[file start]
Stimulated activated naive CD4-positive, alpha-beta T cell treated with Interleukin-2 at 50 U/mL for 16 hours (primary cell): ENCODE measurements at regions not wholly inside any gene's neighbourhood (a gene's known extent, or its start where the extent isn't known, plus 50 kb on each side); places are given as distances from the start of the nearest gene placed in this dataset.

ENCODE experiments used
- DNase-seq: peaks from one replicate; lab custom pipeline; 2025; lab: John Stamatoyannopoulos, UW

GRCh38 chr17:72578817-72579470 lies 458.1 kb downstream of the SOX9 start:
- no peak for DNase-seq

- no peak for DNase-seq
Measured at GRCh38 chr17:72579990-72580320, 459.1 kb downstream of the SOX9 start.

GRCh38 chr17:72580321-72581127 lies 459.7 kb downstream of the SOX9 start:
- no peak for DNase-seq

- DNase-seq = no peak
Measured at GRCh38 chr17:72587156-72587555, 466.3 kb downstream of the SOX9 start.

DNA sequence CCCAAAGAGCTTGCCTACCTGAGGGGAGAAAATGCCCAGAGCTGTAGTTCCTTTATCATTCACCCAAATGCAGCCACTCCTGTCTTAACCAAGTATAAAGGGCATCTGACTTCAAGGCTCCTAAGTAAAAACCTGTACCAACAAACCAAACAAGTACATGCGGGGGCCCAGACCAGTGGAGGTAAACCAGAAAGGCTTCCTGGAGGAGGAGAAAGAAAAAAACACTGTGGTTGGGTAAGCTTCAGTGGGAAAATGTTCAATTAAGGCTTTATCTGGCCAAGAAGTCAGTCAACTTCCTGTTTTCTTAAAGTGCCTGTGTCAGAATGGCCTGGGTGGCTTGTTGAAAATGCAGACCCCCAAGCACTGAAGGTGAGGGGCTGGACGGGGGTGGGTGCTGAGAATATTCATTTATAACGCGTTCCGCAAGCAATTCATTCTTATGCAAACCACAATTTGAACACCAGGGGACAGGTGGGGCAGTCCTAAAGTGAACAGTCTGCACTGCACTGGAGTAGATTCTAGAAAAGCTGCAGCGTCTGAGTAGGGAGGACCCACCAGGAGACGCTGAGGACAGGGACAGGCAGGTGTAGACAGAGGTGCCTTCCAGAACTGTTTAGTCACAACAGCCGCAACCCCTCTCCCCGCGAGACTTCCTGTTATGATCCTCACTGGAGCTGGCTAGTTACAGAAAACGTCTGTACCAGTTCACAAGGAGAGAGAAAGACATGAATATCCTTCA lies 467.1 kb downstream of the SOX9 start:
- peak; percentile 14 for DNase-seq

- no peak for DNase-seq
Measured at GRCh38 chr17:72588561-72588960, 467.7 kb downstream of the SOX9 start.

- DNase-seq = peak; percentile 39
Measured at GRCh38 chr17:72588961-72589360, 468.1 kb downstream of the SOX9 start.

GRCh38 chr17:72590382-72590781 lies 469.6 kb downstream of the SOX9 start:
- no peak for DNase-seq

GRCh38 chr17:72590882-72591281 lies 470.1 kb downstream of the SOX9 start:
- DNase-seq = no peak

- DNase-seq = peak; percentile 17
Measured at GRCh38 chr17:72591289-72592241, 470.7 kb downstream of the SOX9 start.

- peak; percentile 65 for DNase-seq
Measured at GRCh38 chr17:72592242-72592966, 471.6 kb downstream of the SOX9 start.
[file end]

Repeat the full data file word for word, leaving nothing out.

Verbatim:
Stimulated activated naive CD4-positive, alpha-beta T cell treated with Interleukin-2 at 50 U/mL for 16 hours (primary cell): ENCODE measurements at regions not wholly inside any gene's neighbourhood (a gene's known extent, or its start where the extent isn't known, plus 50 kb on each side); places are given as distances from the start of the nearest gene placed in this dataset.

ENCODE experiments used
- DNase-seq: peaks from one replicate; lab custom pipeline; 2025; lab: John Stamatoyannopoulos, UW

GRCh38 chr17:72578817-72579470 lies 458.1 kb downstream of the SOX9 start:
- no peak for DNase-seq

- no peak for DNase-seq
Measured at GRCh38 chr17:72579990-72580320, 459.1 kb downstream of the SOX9 start.

GRCh38 chr17:72580321-72581127 lies 459.7 kb downstream of the SOX9 start:
- no peak for DNase-seq

- DNase-seq = no peak
Measured at GRCh38 chr17:72587156-72587555, 466.3 kb downstream of the SOX9 start.

DNA sequence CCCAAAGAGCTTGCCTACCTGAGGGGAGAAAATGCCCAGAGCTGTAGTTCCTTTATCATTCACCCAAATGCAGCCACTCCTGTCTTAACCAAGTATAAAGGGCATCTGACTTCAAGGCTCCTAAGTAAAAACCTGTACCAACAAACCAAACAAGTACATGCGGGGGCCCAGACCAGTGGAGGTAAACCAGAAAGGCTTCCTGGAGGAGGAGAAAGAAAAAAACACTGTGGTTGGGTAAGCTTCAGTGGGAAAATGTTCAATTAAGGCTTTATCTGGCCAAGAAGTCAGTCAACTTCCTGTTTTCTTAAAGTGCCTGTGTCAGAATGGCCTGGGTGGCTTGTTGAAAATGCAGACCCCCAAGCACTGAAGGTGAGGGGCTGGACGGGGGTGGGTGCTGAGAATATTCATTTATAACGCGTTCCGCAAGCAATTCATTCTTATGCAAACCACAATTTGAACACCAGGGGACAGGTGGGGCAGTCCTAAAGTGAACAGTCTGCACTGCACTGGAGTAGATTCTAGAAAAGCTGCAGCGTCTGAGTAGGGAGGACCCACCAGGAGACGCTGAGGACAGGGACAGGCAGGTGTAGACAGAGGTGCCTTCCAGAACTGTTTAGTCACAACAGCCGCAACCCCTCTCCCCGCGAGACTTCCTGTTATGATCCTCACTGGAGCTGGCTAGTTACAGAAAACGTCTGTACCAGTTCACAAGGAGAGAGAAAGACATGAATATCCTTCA lies 467.1 kb downstream of the SOX9 start:
- peak; percentile 14 for DNase-seq

- no peak for DNase-seq
Measured at GRCh38 chr17:72588561-72588960, 467.7 kb downstream of the SOX9 start.

- DNase-seq = peak; percentile 39
Measured at GRCh38 chr17:72588961-72589360, 468.1 kb downstream of the SOX9 start.

GRCh38 chr17:72590382-72590781 lies 469.6 kb downstream of the SOX9 start:
- no peak for DNase-seq

GRCh38 chr17:72590882-72591281 lies 470.1 kb downstream of the SOX9 start:
- DNase-seq = no peak

- DNase-seq = peak; percentile 17
Measured at GRCh38 chr17:72591289-72592241, 470.7 kb downstream of the SOX9 start.

- peak; percentile 65 for DNase-seq
Measured at GRCh38 chr17:72592242-72592966, 471.6 kb downstream of the SOX9 start.